KC Johnson

February 4: World War I, Its Aftermath, & Middle East International Relations (1914-1923)

  • Michael A. Reynolds, “Buffers, Not Brethren: Young Turk Military Policy in the First World War and the Myth of Panturanism,” Past & Present, pp. 137-179.
  • Margaret Lavinia Anderson, “’Down in Turkey Far Away’: Human Rights, the Armenian Massacres, and Orientalism in Wilhelmine Germany,” Journal of Modern History, pp. 80-113.
  • Erez Manela, “The Wilsonian Moment and the Rise of Anticolonial Nationalism: The Case of Egypt,”Diplomacy & Statecraft, pp. 99-122.
  • Jehuda Reinharz, “The Balfour Declaration and Its Maker: A Reassessment,” The Journal of Modern History, pp. 455-499.
Documents: (State Dept. correspondence relating to the U.S. response–or lack thereof–to the massacres of Armenians in the Ottoman Empire):

Balfour Declaration (1917):
Woodrow Wilson, 14 Points address (excerpt), 8 Jan. 1918:

We entered this war because violations of right had occurred which touched us to the quick and made the life of our own people impossible unless they were corrected and the world secure once for all against their recurrence. What we demand in this war, therefore, is nothing peculiar to ourselves. It is that the world be made fit and safe to live in; and particularly that it be made safe for every peace-loving nation which, like our own, wishes to live its own life, determine its own institutions, be assured of justice and fair dealing by the other peoples of the world as against force and selfish aggression. All the peoples of the world are in effect partners in this interest, and for our own part we see very clearly that unless justice be done to others it will not be done to us. The program of the world’s peace, therefore, is our program; and that program, the only possible program, as we see it, is this:

I. Open covenants of peace, openly arrived at, after which there shall be no private international understandings of any kind but diplomacy shall proceed always frankly and in the public view.

II. Absolute freedom of navigation upon the seas, outside territorial waters, alike in peace and in war, except as the seas may be closed in whole or in part by international action for the enforcement of international covenants.

III. The removal, so far as possible, of all economic barriers and the establishment of an equality of trade conditions among all the nations consenting to the peace and associating themselves for its maintenance.

IV. Adequate guarantees given and taken that national armaments will be reduced to the lowest point consistent with domestic safety.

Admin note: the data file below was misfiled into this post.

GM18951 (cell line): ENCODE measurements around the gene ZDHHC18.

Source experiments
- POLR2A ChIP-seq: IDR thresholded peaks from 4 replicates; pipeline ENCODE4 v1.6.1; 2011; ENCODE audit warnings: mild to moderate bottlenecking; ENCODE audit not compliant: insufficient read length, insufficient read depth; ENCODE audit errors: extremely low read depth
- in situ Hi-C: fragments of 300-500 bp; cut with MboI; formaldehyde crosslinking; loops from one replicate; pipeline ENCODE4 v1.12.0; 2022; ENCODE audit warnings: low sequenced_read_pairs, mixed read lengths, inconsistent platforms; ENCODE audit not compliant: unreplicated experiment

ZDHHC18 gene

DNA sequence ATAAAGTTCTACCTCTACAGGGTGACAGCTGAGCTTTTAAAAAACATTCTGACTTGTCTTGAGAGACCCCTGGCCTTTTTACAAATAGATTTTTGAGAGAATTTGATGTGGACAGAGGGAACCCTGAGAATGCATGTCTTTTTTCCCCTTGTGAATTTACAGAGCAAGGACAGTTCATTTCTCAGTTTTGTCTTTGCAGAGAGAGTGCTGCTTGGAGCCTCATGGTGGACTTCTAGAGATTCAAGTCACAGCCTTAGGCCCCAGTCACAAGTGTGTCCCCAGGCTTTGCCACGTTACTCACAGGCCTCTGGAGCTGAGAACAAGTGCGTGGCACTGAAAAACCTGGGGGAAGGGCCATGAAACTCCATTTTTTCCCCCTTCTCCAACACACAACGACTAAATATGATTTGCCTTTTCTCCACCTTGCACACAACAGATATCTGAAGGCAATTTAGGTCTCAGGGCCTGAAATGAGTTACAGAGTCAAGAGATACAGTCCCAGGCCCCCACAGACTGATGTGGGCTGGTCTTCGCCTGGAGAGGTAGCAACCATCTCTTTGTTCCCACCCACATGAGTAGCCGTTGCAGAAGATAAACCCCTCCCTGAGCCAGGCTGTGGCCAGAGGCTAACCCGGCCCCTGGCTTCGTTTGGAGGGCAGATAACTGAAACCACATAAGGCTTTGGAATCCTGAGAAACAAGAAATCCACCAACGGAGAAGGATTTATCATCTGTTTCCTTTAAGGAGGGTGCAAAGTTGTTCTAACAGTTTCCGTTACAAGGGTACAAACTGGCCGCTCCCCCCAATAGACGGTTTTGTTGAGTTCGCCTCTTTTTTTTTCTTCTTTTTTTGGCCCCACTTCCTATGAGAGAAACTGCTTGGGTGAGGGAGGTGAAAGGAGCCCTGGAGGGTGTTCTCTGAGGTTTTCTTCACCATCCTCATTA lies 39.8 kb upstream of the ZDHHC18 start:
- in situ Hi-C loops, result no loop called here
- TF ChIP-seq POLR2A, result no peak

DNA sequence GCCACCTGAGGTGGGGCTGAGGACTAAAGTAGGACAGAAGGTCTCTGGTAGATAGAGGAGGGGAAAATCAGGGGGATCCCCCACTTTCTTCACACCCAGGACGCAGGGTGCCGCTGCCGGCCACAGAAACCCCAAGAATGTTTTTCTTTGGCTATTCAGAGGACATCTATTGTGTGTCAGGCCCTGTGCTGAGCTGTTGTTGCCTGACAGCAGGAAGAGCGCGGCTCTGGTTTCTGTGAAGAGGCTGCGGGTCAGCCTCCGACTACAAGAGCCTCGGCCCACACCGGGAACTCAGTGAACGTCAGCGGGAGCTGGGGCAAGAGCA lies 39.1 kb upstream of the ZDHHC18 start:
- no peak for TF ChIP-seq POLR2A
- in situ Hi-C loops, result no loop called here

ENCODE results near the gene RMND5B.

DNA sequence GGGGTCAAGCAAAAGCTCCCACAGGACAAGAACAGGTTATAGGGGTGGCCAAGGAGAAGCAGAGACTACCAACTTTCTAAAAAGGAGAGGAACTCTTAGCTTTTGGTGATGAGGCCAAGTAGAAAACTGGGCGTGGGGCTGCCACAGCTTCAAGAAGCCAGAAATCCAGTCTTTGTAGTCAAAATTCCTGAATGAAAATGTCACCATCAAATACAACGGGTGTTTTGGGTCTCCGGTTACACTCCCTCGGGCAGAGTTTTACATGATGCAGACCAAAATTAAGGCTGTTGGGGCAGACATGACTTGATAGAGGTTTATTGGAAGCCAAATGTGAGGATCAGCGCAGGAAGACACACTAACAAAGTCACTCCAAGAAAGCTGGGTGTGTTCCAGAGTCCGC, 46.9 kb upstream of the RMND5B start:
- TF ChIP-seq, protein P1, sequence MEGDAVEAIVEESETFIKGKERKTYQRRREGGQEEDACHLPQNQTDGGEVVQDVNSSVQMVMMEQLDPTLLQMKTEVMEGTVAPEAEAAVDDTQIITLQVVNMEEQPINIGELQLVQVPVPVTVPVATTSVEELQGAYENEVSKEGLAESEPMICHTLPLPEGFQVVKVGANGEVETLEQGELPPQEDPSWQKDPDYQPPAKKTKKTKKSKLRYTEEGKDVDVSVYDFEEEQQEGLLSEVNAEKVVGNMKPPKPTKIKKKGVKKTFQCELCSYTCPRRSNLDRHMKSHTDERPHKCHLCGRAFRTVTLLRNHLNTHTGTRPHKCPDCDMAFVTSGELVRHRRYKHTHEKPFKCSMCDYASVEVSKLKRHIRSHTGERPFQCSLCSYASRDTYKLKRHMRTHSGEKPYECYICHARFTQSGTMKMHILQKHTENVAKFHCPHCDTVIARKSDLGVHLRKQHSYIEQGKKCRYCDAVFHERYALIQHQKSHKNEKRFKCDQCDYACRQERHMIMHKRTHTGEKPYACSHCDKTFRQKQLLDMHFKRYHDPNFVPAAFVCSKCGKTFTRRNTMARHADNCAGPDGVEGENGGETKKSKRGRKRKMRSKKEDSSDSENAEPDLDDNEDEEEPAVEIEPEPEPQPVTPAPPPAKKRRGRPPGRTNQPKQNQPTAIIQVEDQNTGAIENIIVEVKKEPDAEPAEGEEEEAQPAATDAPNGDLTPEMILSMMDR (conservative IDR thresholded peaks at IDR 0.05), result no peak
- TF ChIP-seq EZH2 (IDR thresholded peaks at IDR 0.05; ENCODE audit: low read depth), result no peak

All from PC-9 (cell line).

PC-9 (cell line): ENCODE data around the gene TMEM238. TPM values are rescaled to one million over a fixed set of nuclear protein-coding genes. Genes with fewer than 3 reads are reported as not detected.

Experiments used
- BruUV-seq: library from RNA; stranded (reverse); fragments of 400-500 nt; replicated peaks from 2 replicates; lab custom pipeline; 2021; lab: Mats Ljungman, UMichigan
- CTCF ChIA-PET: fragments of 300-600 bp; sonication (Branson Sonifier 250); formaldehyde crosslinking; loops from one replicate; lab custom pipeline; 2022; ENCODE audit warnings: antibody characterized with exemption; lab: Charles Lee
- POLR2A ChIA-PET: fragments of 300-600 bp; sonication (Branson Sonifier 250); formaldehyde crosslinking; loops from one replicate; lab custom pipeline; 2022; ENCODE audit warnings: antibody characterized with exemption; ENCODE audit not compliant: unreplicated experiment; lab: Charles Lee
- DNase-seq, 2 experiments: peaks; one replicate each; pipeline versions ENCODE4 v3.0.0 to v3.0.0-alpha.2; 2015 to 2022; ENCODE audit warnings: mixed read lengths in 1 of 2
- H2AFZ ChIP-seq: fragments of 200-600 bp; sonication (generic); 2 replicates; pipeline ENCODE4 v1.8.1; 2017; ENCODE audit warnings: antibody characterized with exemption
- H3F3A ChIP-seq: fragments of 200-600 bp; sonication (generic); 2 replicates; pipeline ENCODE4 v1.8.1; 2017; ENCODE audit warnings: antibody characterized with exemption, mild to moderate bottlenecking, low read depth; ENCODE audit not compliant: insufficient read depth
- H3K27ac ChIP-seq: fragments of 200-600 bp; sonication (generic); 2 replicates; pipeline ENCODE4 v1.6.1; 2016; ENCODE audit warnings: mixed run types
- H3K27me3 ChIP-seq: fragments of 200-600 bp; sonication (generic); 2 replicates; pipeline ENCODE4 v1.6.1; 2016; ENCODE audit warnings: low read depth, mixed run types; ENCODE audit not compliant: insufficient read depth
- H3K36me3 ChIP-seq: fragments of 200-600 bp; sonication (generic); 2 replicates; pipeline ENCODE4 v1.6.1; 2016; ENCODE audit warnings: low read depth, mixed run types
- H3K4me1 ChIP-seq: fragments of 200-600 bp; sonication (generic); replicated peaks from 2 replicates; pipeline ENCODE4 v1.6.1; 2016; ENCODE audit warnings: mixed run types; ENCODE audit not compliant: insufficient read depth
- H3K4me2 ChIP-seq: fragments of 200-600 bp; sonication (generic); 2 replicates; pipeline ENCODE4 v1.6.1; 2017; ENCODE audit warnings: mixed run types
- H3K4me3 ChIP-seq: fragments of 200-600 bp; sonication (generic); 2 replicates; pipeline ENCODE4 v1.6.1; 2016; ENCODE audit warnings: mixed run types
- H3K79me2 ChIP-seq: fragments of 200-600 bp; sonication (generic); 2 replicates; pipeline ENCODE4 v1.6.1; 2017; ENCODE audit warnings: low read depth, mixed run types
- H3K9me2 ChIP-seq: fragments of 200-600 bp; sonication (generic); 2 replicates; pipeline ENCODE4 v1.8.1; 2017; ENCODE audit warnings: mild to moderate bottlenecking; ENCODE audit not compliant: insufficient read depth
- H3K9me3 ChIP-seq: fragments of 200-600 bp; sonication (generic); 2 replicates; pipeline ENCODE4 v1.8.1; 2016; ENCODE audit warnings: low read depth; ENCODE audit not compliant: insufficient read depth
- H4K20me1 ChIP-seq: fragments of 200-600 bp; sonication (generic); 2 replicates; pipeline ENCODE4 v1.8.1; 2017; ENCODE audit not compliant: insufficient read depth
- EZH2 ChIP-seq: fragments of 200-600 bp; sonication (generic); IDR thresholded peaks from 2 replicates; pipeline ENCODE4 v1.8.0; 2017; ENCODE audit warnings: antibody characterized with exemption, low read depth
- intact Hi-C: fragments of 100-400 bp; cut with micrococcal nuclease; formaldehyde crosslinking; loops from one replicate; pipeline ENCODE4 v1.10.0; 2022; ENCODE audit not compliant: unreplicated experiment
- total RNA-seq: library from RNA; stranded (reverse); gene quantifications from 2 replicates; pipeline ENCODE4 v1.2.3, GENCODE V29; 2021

V. A free, open-minded, and absolutely impartial adjustment of all colonial claims, based upon a strict observance of the principle that in determining all such questions of sovereignty the interests of the populations concerned must have equal weight with the equitable claims of the government whose title is to be determined.

VI. The evacuation of all Russian territory and such a settlement of all questions affecting Russia as will secure the best and freest cooperation of the other nations of the world in obtaining for her an unhampered and unembarrassed opportunity for the independent determination of her own political development and national policy and assure her of a sincere welcome into the society of free nations under institutions of her own choosing; and, more than a welcome, assistance also of every kind that she may need and may herself desire. The treatment accorded Russia by her sister nations in the months to come will be the acid test of their good will, of their comprehension of her needs as distinguished from their own interests, and of their intelligent and unselfish sympathy.

VII. Belgium, the whole world will agree, must be evacuated and restored, without any attempt to limit the sovereignty which she enjoys in common with all other free nations. No other single act will serve as this will serve to restore confidence among the nations in the laws which they have themselves set and determined for the government of their relations with one another. Without this healing act the whole structure and validity of international law is forever impaired.

VIII. All French territory should be freed and the invaded portions restored, and the wrong done to France by Prussia in 1871 in the matter of Alsace-Lorraine, which has unsettled the peace of the world for nearly fifty years, should be righted, in order that peace may once more be made secure in the interest of all.

IX. A readjustment of the frontiers of Italy should be effected along clearly recognizable lines of nationality.